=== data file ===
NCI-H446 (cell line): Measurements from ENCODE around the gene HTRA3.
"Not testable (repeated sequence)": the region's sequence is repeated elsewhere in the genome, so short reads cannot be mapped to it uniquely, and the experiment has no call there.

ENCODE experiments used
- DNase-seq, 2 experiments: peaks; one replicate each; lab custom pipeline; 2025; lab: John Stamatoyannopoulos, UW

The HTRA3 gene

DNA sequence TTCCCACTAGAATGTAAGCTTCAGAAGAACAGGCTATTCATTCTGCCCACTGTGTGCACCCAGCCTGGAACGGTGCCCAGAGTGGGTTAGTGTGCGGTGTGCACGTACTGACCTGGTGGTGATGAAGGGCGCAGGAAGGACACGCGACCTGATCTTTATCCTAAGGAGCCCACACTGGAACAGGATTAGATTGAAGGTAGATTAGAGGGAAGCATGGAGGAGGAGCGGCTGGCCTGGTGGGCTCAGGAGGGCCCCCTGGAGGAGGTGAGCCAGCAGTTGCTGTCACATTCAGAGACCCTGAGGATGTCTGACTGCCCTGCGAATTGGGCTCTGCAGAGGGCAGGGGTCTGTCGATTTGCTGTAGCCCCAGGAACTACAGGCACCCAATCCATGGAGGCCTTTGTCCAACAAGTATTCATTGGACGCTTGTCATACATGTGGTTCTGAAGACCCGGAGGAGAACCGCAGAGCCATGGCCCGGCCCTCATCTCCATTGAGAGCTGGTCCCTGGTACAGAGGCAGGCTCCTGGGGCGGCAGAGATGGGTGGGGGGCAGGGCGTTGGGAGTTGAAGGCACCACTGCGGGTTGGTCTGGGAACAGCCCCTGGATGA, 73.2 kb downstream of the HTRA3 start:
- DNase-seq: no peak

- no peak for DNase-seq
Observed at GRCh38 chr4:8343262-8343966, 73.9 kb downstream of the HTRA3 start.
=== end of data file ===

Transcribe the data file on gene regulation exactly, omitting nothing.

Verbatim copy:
NCI-H446 (cell line): Measurements from ENCODE around the gene HTRA3.
"Not testable (repeated sequence)": the region's sequence is repeated elsewhere in the genome, so short reads cannot be mapped to it uniquely, and the experiment has no call there.

ENCODE experiments used
- DNase-seq, 2 experiments: peaks; one replicate each; lab custom pipeline; 2025; lab: John Stamatoyannopoulos, UW

The HTRA3 gene

DNA sequence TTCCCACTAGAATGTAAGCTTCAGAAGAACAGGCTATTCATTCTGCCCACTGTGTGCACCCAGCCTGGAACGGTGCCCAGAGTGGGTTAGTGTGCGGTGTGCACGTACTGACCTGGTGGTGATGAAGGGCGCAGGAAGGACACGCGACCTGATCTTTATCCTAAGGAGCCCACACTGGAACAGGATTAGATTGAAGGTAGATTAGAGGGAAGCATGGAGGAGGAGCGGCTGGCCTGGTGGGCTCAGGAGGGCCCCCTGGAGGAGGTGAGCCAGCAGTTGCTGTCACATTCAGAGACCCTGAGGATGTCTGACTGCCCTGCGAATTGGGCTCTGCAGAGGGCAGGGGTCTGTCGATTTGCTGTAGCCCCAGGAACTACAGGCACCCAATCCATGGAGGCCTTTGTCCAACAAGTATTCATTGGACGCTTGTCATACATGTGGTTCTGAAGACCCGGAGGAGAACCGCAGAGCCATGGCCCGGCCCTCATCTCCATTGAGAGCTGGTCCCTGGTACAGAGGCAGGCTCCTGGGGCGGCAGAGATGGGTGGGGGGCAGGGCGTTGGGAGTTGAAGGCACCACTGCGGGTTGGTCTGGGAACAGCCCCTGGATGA, 73.2 kb downstream of the HTRA3 start:
- DNase-seq: no peak

- no peak for DNase-seq
Observed at GRCh38 chr4:8343262-8343966, 73.9 kb downstream of the HTRA3 start.